Yes, this book is full of interview questions. However, the criteria the authors used to pick the questions is quite academic and may not be very pragmatic. It is hard to believe that any of today's interviewers would ask some of the questions in the book within the average interview session time span of 45 minutes. IMHO, more than 50% of the problems in the book fall into this category.

Furthermore, it lacks of short reviews in the chapters. Some short summary of the topics in discussion would be much more useful for the readers. Readers may find it difficult to jump right into the problems/solutions so quickly.

Also, the solutions are often too succinct. It would be more useful to give some guidance on the concepts/approaches than giving solutions directly. While "Cracking The Coding Interview" from CareerCup.com has been overdoing it, this book is in want of better hints/guides to help the readers to form their thought process.

Of, there are also errors and ambiguity in some of the questions.
4 reviews1 follower
May 18, 2018
Elements of Programming Interviews is the best collection of algorithmic puzzles and exercises that I have seen. Whether you are preparing for programming interviews or simply want to hone your algorithmic skills, this book is for you. With concise explanations, asymptotic analysis and optimised code, this book offers a great reference to the self learners. In a course for design and analysis of algorithms, the book can also complement the standard textbooks like CLRS, Dasgupta-Papdimitrou-Vazirani, Kleinberg-Tardos as assignment problems, as standard textbooks stop at pseudocode level, but knowing the nuances of implementations helps in practice. This book is most effective for self improvement of algorithmic thinking -- if you code the solutions yourself and compare with the analysis and solutions offered. Overall, a great book to have !
Profile Image for Quang Huynh.
5 reviews
October 3, 2017
I am not a fan of textbook style representation. Thick textbooks require skimming skill which I personally find painful when reading technical materials - I either skip some important details, or stay on some trivial matter too long.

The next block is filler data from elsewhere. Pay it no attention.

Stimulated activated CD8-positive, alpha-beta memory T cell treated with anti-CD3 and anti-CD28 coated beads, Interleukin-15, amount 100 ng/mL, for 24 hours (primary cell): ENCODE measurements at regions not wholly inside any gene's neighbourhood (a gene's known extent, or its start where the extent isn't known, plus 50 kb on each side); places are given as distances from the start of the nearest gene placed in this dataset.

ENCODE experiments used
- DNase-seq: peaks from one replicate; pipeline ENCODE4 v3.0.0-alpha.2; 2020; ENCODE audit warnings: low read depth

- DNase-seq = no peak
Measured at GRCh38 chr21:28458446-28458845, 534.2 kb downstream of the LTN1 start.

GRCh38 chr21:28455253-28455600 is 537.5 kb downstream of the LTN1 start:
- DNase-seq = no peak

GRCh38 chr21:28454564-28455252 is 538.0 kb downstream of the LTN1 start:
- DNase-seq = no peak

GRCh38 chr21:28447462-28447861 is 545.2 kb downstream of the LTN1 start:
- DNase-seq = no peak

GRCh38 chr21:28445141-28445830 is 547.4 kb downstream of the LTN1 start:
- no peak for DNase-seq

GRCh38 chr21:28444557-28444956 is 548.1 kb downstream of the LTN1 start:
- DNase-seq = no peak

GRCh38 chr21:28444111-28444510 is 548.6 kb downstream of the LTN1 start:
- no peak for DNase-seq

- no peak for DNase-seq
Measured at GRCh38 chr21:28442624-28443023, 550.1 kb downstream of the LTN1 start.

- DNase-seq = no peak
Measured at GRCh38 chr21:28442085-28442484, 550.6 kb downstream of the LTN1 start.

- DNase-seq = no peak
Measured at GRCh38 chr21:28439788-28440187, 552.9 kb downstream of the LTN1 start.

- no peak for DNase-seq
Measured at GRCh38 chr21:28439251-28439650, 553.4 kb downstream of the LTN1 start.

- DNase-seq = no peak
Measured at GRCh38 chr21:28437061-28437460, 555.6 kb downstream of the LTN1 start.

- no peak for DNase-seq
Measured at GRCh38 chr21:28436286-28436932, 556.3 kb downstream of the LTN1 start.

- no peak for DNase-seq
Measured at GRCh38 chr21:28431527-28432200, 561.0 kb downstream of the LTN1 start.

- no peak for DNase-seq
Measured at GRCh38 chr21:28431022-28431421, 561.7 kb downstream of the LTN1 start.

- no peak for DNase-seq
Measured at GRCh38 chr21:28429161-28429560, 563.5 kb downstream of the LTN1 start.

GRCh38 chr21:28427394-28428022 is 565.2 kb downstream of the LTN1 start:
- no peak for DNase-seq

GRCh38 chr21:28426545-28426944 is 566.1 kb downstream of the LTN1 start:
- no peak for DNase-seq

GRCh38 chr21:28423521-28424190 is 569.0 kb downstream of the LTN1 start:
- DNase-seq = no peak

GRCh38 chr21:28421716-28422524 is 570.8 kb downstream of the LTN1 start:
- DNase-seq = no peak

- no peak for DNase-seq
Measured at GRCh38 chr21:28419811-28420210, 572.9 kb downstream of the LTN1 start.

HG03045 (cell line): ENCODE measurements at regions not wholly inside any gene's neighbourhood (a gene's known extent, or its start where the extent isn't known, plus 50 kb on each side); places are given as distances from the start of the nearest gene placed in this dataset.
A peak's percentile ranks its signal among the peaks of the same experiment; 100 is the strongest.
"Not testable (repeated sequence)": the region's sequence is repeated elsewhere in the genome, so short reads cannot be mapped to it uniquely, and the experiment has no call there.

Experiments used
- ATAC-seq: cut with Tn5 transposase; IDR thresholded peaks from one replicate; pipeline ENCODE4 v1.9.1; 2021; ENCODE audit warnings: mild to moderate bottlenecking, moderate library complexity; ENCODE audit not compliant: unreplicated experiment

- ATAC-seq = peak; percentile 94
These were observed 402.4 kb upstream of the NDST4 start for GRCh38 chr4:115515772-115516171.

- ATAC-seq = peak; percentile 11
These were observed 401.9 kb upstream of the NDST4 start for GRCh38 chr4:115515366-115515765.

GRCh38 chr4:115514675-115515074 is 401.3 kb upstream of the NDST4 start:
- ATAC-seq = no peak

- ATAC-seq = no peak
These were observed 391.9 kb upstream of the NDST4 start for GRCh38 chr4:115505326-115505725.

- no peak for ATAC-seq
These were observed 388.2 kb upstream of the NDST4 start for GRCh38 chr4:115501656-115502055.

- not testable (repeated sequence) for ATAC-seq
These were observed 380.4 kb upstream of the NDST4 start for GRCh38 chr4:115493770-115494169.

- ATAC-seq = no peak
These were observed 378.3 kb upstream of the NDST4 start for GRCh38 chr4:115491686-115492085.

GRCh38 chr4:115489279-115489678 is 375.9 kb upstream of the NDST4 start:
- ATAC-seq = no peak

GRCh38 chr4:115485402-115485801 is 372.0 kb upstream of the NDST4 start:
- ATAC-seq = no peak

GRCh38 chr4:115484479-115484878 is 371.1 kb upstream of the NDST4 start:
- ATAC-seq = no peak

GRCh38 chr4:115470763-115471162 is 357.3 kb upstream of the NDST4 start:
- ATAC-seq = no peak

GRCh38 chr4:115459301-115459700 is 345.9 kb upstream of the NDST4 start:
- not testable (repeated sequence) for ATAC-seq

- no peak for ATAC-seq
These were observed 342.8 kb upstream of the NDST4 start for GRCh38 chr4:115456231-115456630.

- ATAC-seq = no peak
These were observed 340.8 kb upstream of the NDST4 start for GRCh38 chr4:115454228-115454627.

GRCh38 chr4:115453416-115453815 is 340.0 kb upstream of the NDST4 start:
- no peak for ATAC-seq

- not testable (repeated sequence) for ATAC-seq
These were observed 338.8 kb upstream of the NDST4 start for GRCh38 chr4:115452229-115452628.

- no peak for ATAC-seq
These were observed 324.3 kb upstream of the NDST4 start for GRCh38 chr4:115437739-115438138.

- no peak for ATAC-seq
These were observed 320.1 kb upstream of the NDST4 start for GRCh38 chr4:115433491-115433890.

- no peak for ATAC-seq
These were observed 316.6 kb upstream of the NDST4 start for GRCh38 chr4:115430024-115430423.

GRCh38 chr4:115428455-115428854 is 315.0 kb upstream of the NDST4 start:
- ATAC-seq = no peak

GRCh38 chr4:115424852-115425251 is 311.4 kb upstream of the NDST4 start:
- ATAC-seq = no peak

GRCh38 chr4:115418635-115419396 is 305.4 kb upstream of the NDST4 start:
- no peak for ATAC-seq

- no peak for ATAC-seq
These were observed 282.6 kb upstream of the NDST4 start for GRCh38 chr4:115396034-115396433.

EPI keeps it lean and clean, the book is by no mean for beginners but if you need a comprehensive yet succinct book to revise and enhance your Algorithm knowledge, this is what to get. Everything is to the point and sometimes too briefly explained that it takes a while to figure out, but that's a very enjoying process on its own.
This is the best interview preparation book I've known, it simply out-performs the more popular Gayle's. Many problems are pretty practical. If you do have a few months to spare, grab this, your time won't be wasted.
Profile Image for yuc yuc.
Author 1 book6 followers
March 19, 2021
This book is way better than CTCI. Instead of just teaching you programming interview tricks, it actually dives deep into various algorithmic topics.
Currently reading
April 14, 2021
Grind never ends. Best SWE interview book. Better then CTCI as CTCI is outdated (still good for fundamentals tho).
Profile Image for Ziad.
32 reviews2 followers
November 29, 2021
Nice,the best interview questions collection ever, I liked that the solution is directly after the question. The code for the book is well written with lots of test cases.
Profile Image for Max Darling.
64 reviews
December 23, 2021
Strictly better than Cracking the Coding Interview.

The strength of this book is the quality of problems. The authors have done a fantastic job curating ~10 problems per topic that are palpably more illuminating than the average lot on a site like leetcode. They have a distinctly mathematical rigor to them, too, that I struggled with initially but came to love.

If you get through this, you'll have a pretty strong foundation. Thus IMO it belongs at the beginning of an interview prep process. Then, a tool like leetcode is most useful towards the end of the process, playing a flashcard-like role: drilling on an unlimited bed of problems, each of which doesn't have it's category revealed.

(Thanks Ali for recommending this in Freshman year :)
Profile Image for Piyush Maheshwari.
9 reviews1 follower
February 29, 2016
This book contains a really good collection of interview questions. It's pretty comprehensive in its coverage. However the explanations were a bit terse at places, they could use more pictorial explanations.
Profile Image for Zafar.
12 reviews
March 6, 2020
Set of examples is great, and advises are also great. There was only C++ at the time, but Java edition made it cooler.
11 reviews1 follower
November 26, 2018
This one really helped me go through tough times of interviews. Apart from the technical concepts the behavioral and the anatomy of interview sections gives a very nice idea about interview processes.
For everyone giving or taking technical interviews.
Displaying 1 - 16 of 16 reviews